Jens Rud Nielsen (22 September 1894 – 20 April 1979) was born in Copenhagen [2] and was an esteemed physicist at the University of Oklahoma. He immigrated to the United States in 1922. He was awarded the John Simon Guggenheim Fellowship in 1931.
Personal life

Jens Rud Nielsen was born to Niels F. Nielsen and Marie (Johansen) Nielsen on September 22nd, 1894. He married Gertrude Siegmund, who would become an active public servant physician,[3] on October 19th, 1923, and together they had three children: John Rud Nielsen, Mary Ruth Nielsen (a.k.a. Mistress Lejeune Wilson), and Thomas Rud Nielsen.[citation needed]
Copenhagen Conference, September 1937. J.R. Nielsen pictured ten persons from the right.

Nielsen entered the University of Copenhagen in the fall semester of 1913, where world-renowned physicist Niels Bohr was a professor. Nielsen attended many of Bohr's lectures during his time at Copenhagen, and later in life they would become friends. Nielsen then graduated from the University of Copenhagen with a master's degree in 1919, and taught at Denmark's Technical University until 1922.[4] He went on to get a Ph.D. from the California Institute of Technology - one of its first to ever have been granted - while spending a year teaching at Humboldt State College.[4][5] He was employed at the University of Oklahoma from the fall of 1924 on a starting salary of $2,400, and he quickly became acclaimed across the campus for his passion and enthusiasm for research.[2] He went on to be given the award of Research Professor later in 1944.[2][5] After a few years at the University of Oklahoma, in 1931 Nielsen went back to Denmark after winning a Guggenheim Fellowship and spent two years at Bohr's Institute, where he was also recognized as a Rask-Oersted Fellow.[2][6] He and Niels Bohr became such good friends during that time that Bohr would later come halfway across the globe to visit him in 1937 and 1957.[2][5]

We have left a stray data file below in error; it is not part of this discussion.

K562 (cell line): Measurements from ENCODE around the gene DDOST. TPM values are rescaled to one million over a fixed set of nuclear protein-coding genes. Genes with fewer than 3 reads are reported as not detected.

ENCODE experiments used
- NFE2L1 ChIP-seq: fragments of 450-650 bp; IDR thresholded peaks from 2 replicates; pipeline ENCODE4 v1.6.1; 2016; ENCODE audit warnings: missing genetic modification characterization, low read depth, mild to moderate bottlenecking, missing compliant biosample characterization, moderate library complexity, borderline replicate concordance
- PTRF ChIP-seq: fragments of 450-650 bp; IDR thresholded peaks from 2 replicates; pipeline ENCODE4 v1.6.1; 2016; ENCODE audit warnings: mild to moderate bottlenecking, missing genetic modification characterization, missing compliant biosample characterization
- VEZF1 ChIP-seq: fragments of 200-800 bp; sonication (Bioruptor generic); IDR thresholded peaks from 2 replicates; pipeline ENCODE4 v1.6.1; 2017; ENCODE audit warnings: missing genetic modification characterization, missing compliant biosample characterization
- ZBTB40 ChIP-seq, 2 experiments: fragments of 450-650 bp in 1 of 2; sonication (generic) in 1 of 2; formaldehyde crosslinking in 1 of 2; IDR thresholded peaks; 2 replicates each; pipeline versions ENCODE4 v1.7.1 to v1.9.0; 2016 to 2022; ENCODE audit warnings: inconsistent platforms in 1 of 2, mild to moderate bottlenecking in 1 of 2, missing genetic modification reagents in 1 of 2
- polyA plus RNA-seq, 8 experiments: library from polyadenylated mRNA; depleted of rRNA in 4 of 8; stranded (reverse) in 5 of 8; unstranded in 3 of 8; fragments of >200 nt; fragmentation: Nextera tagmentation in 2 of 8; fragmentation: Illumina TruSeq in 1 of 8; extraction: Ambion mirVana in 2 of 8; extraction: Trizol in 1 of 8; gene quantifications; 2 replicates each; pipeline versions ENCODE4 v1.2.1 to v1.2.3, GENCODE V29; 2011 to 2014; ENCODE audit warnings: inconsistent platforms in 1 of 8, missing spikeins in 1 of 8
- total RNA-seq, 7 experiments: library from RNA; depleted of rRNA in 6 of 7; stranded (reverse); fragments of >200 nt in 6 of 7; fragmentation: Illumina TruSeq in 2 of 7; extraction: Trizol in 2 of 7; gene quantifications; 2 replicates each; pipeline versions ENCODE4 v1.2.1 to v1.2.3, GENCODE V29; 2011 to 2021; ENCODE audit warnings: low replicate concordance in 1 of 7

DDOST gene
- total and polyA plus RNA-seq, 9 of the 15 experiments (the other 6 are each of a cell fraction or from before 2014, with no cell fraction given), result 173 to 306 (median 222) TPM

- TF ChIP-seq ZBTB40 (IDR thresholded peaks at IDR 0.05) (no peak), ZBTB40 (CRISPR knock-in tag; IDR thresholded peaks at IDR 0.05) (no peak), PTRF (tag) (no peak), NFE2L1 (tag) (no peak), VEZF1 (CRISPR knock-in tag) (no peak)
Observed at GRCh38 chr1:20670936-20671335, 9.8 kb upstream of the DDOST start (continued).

Nielsen was known to have worked and conversed with numerous other notable physicists throughout his two-year duration at Bohr's Institute in the 1930's. He was invited back for the Copenhagen Conference (known for the Copenhagen Interpretation of quantum mechanics) in 1937 - a congregation of the world's leading scientists at the time to informally discuss topical matters such as subatomic particles and their quantum properties. It was organized to round up some of the greatest scientific minds in the hopes of furthering subatomic research efforts and sparking new ideas for development of future physics publications. Pictured above, noteworthy attendees include Niels Bohr, Werner Heisenberg, Lise Meitner and Rudolf E. Peierls (Meitner is noted as a former apprentice of Max Planck and both of them are known for their work on theory involved with atomic bombs), Wolfgang Pauli (the Pauli Exclusion Principle), Otto Frisch (known for his discovery of nuclear fission with Lise Meitner), and Emilio Segrè (famous for discovering the antiproton and for being a group leader on the Manhattan Project and Fat Man bomb).[7] It was during the same year of this conference that Niels Bohr would come to visit Nielsen in the United States, though the exact dates of his visit are unknown.

At the University of Oklahoma, Nielsen - and in some respects his wife Gertrude too - were the ignition for the expansion of scientific research University wide. As principal organizer, Nielsen was asked to create a research program for the University's physics program; however, due to lack of space and financial problems, starting off he was forced to use heat tunnels and old washrooms in the place of laboratories. Overcoming this obstacle, he maintained a career of forty-one years through perhaps some of the world's darkest hours - between the Great Depression (during which he and his wife helped fund several students' education) to the dropping of the atomic bomb. During his time at the University of Oklahoma, Nielsen supervised half of the sixty physics Ph.D. students that would go on to graduate.[3] Eventually, his research program led to the creation of the University of Oklahoma's National Research Institute.[8]